Now so many of us have come to understand CSR as philanthropy, that this concept may be very hard to integrate, but really this is great news! What this new revelation signifies is that all the effort put forth into strategic, pro-active internal planning is mostly CSR and Corporate Governance. There is no more need for a business, large or small, to feel pressured into writing a cheque to meet “CSR” requirements, or to suddenly need to ramp up Marketing & Advertising only for a better CSR image. All that is necessary is that a business takes care of the fundamentals of operations, while dynamically sharing its updated processes with all necessary stakeholders. In even simpler terms, charity truly begins at home.
Pro-active planning, from waste disposal & recycling to business continuity planning, crisis management is a factor of effective CSR, especially if:
1. This planning and implementation is done consistently
2. All levels of the organization participate in such planning/implementation
3. All pertinent external bodies (regulatory, grassroots, and media) are immediately informed of such planning and implementation.
One may comment though, what about the “Social” aspect of CSR. Does this now get redefined as well? We refer to an anecdote from bpTT, a multinational (MNE) energy company we had the pleasure of interviewing in Trinidad, as part of the STCIC CSR Committee. This MNE, now a true expert in CSR and Corporate Governance, consults on these subjects. In one instance a consulting client complained of not having knowing how to implement a CSR Policy, yet this client already had an extensive, ongoing, co-partner training program with a local university to fast-track students into assured employment positions. This is a sound example of a sustainable “Social” corporate practice.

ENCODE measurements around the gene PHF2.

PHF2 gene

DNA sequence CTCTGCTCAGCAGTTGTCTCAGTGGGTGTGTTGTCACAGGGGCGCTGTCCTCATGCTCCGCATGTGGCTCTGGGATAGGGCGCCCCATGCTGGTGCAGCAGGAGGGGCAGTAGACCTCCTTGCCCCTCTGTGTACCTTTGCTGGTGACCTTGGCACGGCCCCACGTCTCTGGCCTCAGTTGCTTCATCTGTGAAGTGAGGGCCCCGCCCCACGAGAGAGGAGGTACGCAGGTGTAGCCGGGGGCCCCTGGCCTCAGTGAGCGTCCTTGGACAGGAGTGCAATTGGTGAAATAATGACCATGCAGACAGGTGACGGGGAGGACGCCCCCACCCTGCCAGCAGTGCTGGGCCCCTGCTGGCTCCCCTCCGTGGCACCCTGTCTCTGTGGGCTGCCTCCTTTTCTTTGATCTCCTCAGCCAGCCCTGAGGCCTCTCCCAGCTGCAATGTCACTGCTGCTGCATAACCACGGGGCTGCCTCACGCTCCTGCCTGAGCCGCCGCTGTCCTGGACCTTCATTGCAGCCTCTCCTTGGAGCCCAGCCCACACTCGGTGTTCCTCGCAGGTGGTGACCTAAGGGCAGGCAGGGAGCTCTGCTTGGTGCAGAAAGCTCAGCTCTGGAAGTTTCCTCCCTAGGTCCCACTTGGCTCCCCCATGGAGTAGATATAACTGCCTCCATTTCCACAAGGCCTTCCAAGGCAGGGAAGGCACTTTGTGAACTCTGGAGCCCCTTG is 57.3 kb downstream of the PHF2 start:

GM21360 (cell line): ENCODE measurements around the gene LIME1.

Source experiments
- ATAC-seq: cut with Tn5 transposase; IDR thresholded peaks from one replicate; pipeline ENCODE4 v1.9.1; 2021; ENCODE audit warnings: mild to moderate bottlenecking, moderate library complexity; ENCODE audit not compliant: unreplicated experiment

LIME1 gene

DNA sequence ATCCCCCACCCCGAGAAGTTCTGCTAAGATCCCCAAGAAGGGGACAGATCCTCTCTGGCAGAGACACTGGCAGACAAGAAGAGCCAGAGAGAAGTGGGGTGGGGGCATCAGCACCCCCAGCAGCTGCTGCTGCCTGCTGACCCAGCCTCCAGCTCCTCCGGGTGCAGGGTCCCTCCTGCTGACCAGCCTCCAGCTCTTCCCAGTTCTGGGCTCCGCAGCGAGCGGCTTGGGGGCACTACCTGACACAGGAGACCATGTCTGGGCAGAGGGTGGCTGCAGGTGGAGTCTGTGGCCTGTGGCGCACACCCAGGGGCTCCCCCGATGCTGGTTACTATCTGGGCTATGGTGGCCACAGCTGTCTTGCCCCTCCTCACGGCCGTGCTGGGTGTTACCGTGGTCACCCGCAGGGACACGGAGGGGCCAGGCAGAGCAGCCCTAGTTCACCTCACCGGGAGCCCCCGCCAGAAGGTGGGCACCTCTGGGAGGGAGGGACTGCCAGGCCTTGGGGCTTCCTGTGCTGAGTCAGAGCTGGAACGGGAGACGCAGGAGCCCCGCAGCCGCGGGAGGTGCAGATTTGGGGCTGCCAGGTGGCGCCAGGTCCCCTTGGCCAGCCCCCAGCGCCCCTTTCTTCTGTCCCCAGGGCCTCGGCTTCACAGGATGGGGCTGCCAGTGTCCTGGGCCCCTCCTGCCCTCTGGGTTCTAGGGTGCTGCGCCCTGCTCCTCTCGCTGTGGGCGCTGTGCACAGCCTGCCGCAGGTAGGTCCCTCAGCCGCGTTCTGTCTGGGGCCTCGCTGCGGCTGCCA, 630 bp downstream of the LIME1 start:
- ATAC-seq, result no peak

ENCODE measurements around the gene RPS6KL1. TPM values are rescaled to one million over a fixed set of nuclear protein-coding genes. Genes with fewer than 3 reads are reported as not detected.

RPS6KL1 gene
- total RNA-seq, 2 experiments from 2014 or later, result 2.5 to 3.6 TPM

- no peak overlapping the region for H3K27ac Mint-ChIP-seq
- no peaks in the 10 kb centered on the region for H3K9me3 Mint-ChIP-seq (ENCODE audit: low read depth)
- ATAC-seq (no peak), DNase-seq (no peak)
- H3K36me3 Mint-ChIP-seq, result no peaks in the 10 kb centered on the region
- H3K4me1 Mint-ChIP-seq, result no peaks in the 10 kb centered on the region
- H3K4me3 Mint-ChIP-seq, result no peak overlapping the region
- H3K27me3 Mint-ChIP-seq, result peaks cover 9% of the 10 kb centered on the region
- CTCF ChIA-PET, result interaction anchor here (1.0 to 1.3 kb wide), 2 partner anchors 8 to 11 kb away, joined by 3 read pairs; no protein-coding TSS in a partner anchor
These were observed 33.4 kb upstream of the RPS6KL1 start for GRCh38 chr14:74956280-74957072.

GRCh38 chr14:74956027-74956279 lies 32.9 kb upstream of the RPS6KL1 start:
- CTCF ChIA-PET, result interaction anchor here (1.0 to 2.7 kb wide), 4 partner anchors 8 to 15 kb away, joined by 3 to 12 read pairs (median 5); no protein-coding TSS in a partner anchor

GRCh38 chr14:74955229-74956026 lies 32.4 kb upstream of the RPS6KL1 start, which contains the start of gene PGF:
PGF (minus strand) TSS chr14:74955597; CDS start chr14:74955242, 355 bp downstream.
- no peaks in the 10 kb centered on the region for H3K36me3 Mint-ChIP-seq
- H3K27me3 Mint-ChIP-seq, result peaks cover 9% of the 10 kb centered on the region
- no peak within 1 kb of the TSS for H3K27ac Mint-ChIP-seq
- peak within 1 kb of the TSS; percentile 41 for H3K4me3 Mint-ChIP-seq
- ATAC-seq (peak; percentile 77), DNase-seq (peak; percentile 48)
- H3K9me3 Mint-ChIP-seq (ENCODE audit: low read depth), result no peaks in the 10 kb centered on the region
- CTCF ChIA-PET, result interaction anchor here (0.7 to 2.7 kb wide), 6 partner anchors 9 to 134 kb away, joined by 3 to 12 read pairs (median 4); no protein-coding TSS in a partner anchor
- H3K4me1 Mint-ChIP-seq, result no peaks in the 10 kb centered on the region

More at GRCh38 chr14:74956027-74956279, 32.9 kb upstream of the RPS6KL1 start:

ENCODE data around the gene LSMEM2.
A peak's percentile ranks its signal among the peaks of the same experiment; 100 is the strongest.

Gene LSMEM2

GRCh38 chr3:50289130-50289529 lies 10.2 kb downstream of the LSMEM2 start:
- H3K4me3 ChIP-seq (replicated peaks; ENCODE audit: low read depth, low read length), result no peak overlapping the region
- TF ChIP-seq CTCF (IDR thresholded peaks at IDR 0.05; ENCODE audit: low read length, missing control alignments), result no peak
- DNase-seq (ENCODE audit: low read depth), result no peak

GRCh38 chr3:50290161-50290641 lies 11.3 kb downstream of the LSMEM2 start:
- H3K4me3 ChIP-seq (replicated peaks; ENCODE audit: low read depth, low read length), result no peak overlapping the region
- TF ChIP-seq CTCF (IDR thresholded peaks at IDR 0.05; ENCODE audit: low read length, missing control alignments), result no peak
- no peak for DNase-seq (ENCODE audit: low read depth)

And here we see the word “sustainable.” CSR International, a leading expert on Corporate Governance, has mandated that “CSR” stand for Corporate Sustainable Responsibility, thus calling this new paradigm CSR 2.0. We at Triumph International have taken it a step further by coining CSR into SCG…Sustainable Corporate Governance, hereby removing the “airy-fairy,” green-washed stigma attached to the stereotypical Corporate Social Responsibility misnomer. SCG fully encompasses internal corporate strengthening, thereby being an inspiration to and supportive of, external stakeholders.
Of course, the corporation cannot be privy to mindset change when it comes to CSR, or SCG as we will now call this concept. Externally engaged stakeholders, government, business organizations, Civil Society and the media must yield to this change as well. The expectations of kickbacks, various charity cheques and public relations media madness must now gradually transmute into public/private focus groups, business and NGO training collaboration, and more up to the minute, press release type media on the company’s processes, procedures, operations, tenders etc. It is time to make this concept practical, efficient, flowing, yet dynamic.
From our perspective, the myth behind CSR is debunked. Sustainable Corporate Governance is concrete, encompassing business continuity, pro-active, company wide development solutions and creations, where various models can then be exported to train other companies, organizations and governments needing support. Can corporate giving be integrated into the mix? Of course, but really, philanthropy comes naturally after the company has internally strengthened. That is the responsible choice.
Astrid F. Kowlessar